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Pipelines From Russia Cross Political Lines


“When so much pipe has been laid, it’s not clear what the goal of sanctions would be,” Ms. Berzina said. “The project is so far along that a lot of the conversation about sanctions and halting it seem very late in the game.”

More important, she said, is “how do you deal with the political fallout, what does it do to the E.U., and how do you maintain some economic stability in Ukraine and guarantee transit through Ukraine and Poland?”

Norbert Röttgen, the chairman of the German Parliament’s foreign relations committee, has opposed Nord Stream 2. But despite the American threat of sanctions, he said, “it’s a little late” to stop it.

Even worse, he said, American sanctions “would mean a profound escalation regarding Germany and other European countries, and it would come close to a trade war.” Sanctions “would be a heavy blow to trans-Atlanticists,” who are already defensive about fierce Trump criticism of Chancellor Angela Merkel and her policies.

“The geopolitical problem of Nord Stream is that it increases the dependence especially of Ukraine on Russia, but even more it has separated Germany from most of its European neighbors, especially its eastern ones, and it has also separated Germany from the United States,” said Mr. Röttgen, a member of Ms. Merkel’s party. “Russia is driving a wedge between Germany and its eastern neighbors, between Germany and the E.U., and between Germany and the United States.”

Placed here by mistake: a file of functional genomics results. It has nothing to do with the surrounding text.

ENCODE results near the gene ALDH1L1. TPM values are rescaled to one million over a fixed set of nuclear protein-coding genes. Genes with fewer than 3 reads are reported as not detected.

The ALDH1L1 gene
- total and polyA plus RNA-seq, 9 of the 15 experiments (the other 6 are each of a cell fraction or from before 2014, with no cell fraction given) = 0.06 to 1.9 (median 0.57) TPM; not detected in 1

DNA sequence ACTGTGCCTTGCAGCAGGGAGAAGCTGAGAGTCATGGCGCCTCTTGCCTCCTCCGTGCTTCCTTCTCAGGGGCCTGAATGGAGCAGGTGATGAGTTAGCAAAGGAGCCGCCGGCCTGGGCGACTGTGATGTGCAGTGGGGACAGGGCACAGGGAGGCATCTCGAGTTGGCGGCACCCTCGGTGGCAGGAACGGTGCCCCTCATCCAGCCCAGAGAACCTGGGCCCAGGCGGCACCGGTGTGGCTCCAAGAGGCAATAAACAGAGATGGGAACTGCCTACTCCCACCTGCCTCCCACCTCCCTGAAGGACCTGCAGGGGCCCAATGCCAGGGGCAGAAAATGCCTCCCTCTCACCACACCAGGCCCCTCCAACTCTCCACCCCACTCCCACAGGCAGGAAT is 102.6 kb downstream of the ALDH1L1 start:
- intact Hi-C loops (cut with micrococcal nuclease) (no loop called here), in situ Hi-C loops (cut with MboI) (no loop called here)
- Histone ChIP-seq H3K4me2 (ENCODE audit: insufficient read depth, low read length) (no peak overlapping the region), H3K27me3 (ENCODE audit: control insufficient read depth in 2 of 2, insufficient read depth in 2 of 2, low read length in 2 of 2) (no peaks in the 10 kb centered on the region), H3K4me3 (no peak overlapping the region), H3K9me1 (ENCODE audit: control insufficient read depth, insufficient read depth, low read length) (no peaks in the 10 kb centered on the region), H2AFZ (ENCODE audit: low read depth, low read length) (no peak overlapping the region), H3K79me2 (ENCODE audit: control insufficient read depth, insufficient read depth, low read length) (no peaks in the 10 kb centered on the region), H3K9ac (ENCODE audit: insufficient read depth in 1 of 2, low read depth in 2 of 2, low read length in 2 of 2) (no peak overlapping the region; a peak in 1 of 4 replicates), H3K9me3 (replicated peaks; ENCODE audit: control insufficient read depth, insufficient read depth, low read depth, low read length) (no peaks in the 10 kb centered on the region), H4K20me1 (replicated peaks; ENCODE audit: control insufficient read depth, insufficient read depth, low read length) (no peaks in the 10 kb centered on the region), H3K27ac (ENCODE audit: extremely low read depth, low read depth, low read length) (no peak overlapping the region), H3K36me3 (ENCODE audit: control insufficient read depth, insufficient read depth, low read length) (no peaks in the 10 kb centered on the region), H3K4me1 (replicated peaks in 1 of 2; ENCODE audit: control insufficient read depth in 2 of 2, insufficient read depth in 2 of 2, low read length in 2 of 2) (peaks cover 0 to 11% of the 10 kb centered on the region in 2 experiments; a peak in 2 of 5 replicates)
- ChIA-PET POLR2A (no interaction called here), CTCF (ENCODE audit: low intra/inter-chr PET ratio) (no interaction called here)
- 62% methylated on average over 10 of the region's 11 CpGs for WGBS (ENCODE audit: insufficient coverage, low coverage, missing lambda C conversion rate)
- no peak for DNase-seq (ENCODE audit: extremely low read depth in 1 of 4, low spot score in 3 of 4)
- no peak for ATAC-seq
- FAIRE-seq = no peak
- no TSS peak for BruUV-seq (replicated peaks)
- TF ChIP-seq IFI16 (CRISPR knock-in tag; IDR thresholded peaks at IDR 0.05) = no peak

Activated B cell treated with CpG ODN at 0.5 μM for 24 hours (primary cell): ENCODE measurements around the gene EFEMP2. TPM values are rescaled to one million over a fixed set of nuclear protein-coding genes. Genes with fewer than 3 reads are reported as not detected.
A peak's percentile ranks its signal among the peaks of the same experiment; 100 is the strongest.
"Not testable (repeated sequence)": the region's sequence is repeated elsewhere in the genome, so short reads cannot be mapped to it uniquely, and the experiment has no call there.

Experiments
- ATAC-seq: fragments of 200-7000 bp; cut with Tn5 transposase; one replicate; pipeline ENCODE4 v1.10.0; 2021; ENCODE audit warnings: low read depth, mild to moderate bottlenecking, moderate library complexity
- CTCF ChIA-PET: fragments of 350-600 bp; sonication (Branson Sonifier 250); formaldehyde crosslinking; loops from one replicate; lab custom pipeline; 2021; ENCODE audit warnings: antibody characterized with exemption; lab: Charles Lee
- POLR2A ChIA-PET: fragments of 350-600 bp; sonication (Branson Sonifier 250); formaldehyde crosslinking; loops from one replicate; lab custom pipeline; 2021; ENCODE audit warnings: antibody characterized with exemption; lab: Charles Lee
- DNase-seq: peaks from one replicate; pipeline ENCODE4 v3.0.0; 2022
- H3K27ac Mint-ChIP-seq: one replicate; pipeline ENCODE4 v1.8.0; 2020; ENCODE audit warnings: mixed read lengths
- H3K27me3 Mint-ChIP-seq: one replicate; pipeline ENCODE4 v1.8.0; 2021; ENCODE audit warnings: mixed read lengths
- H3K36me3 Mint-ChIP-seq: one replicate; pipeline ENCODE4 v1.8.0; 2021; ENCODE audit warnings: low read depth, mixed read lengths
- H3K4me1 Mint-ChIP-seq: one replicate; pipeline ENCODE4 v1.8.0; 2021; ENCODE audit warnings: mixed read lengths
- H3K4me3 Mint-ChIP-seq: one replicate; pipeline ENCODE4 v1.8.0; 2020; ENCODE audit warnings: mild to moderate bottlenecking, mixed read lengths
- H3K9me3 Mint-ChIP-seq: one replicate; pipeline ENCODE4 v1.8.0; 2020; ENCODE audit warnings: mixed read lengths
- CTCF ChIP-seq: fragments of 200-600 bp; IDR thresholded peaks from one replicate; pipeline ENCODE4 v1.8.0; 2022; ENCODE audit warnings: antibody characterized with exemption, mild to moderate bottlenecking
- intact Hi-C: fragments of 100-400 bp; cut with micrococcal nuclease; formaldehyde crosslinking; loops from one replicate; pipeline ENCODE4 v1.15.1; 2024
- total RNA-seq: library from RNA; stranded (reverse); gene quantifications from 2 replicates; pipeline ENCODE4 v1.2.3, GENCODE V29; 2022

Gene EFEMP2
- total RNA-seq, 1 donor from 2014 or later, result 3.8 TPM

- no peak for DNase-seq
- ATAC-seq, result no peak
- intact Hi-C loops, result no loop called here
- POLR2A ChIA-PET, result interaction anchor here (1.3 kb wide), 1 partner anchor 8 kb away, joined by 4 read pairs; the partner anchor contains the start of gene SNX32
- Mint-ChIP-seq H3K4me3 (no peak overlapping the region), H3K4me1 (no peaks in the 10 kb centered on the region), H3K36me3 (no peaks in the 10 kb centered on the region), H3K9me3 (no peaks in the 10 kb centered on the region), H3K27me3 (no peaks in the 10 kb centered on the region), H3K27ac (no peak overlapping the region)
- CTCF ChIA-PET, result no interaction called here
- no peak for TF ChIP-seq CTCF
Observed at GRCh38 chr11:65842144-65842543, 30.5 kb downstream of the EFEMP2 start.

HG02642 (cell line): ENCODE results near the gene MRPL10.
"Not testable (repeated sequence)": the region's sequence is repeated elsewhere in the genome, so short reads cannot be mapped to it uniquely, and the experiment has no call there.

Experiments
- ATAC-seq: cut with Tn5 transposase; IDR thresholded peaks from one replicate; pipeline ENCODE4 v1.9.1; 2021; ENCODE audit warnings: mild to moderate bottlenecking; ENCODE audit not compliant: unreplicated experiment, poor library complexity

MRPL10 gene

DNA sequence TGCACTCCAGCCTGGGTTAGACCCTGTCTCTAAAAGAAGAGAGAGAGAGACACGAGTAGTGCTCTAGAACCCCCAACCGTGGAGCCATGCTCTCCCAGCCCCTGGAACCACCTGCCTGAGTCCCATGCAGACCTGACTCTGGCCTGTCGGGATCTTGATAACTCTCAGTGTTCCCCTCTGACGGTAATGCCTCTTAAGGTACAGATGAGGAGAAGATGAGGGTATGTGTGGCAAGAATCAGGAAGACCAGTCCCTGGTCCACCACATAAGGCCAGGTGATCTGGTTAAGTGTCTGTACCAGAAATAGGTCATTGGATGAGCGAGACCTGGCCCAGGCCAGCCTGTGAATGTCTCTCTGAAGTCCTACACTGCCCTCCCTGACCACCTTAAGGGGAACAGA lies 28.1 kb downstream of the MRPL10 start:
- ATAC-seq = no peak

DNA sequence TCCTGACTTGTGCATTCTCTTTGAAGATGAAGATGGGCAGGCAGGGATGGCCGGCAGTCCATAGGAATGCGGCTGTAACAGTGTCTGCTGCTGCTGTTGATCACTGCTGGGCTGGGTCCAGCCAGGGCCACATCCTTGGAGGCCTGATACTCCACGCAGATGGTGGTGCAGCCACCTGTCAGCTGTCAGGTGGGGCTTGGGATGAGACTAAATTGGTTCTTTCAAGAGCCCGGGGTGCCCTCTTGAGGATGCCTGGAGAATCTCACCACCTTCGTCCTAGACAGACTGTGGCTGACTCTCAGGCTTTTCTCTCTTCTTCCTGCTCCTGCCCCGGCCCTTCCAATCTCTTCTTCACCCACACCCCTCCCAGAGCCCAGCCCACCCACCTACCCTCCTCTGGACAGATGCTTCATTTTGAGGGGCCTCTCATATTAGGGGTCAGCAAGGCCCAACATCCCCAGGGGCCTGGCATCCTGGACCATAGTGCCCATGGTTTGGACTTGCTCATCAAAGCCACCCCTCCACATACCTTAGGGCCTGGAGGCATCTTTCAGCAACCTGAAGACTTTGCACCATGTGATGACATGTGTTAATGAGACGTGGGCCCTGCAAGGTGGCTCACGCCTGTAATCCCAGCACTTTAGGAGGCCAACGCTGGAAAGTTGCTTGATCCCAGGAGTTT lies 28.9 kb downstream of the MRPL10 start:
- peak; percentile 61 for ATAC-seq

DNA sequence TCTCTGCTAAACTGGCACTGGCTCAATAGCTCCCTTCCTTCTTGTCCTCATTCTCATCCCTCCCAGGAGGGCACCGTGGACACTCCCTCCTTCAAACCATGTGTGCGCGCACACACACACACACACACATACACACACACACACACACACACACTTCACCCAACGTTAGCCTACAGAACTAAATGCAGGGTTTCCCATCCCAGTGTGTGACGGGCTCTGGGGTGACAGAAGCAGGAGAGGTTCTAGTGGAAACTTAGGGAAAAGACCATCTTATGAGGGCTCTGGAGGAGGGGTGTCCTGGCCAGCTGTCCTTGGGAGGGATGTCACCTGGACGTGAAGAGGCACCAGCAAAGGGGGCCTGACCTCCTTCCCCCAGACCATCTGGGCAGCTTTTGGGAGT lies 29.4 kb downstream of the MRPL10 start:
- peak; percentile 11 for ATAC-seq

Ms. Merkel has defended the pipeline project. In February, at the Munich Security Conference, she mocked American concerns, saying that “a Russian gas molecule remains a Russian gas molecule irrespective of whether it comes from Ukraine or from underneath the Baltic Sea.”

Mr. Röttgen said that her comment “has a physical logic but no political logic,” since “so long as Russia needs Ukraine as a transit country, it has leverage.”


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